(Photo via the Flickr Creative Commons, seen here)

I have to thank my Uncle Tom O’Brien for introducing baseball to me at the age of seven. At least that is as far back as I can remember. I loved to play catch, and field grounders and pop flies with him every day after school and on weekends. He taught me how to use a high leg kick like Roberto Clemente, his idol. At that time in 1977, we still used wood bats in Little League. I remember the feeling of connecting with that baseball; ah the sound. The smells: wood and leather, fresh cut grass and dirt. Complete euphoria. I was hooked.

Oh, man I love this game.

My first glove was a Rawlings, 12-inch Reggie Jackson model with the basket web. The thing that stands out to this day and brings me back to my childhood instantly is the smell of that new leather glove and the glovolium that gave it life. I spent hours rubbing that oil into every crease and wrinkle and knot, shaping the fingers and the web. Popping the ball in and out repeatedly before wrapping it up tight with a belt and shoving it in between my mattress and box spring;the final step to a perfect break-in. A lot of you are smiling right now as you remember doing the same thing. Maybe your Dad ran over it with the car to speed up the break-in process.

Man, I love this game.

Life as a baseball player was all I could imagine from that day forward. Anyone that plays this game most likely started off thinking how great it would be to play this game forever. How many young boys stood up in class when asked: “what do you want to be when you grow up?” answered confidently and matter of factly “I am going to be a Major League Baseball player.”
One of my favorite quotes from my teenage hero Cal Ripken, Jr. is, “You can be a kid for as long as you want when you play baseball.”

At some point along the journey, we realize that this is a young man’s game and unfortunately not everyone gets to play past a certain age. Sometimes it is a decision made by our bodies. Sometimes it is a decision made by our opportunities or lack thereof. Maybe it is a decision made solely on realistic views of our future livelihood. In most cases, the majority lack the ability to compete at the next level along the long, treacherous road to the Bigs.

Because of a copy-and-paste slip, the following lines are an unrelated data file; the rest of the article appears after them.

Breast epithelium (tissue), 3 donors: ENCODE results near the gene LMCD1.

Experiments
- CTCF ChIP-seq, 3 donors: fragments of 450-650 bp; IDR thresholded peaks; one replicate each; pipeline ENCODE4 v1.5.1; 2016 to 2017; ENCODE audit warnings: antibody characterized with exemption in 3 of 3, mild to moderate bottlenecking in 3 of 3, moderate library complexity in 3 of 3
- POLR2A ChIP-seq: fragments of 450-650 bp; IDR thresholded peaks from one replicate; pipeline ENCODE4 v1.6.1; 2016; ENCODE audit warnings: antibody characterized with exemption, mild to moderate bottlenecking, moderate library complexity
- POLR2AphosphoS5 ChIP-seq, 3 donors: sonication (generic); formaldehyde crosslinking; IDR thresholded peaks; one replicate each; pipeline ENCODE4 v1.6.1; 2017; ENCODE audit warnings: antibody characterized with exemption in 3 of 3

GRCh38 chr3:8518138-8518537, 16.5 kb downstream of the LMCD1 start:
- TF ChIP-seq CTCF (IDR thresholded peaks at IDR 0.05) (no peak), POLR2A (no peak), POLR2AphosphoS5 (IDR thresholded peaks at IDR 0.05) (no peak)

Now don’t get me wrong, I love other sports too. I played football, basketball, hockey, tennis, golf, you name it. One of the things I feel is lost in kids today is the exploration of other sports. Too many parents are caught up way too early in sports specialization for their kiddos. I am not sure when or how this transpired. Maybe the rapidly rising cost of college mixed with the delusional expectations of parents living vicariously through their kids’ accomplishments. I don’t know. That is a whole other article to be written at a later date.

Baseball might arguably be the most intricate game on the planet. I know it is boring for a lot of people. It has a lot of rules. The superstitions and routines that players have created over decades can be puzzling to many. The number of little things that go on during the course of an inning, let alone a whole game, can confuse the hell out of an avid fan much less the casual onlooker.

Then again, it is the thinking man’s game. Doh!

You can be an average athlete and still excel in baseball if you understand the games that go on within the game. You can have a lot of success regardless of your size and physical attributes. It has been stated that the hardest single thing to do in all sports is to hit a baseball. I won’t get into the science or mechanical specifics that are involved with this extremely arduous task. Essentially, hitting a round object with another round object squarely, at any speed makes for some immediate frustration. For those that have never tried, give it go and see what you think. Even the best fail 70 percent of the time.

Man, I love this game!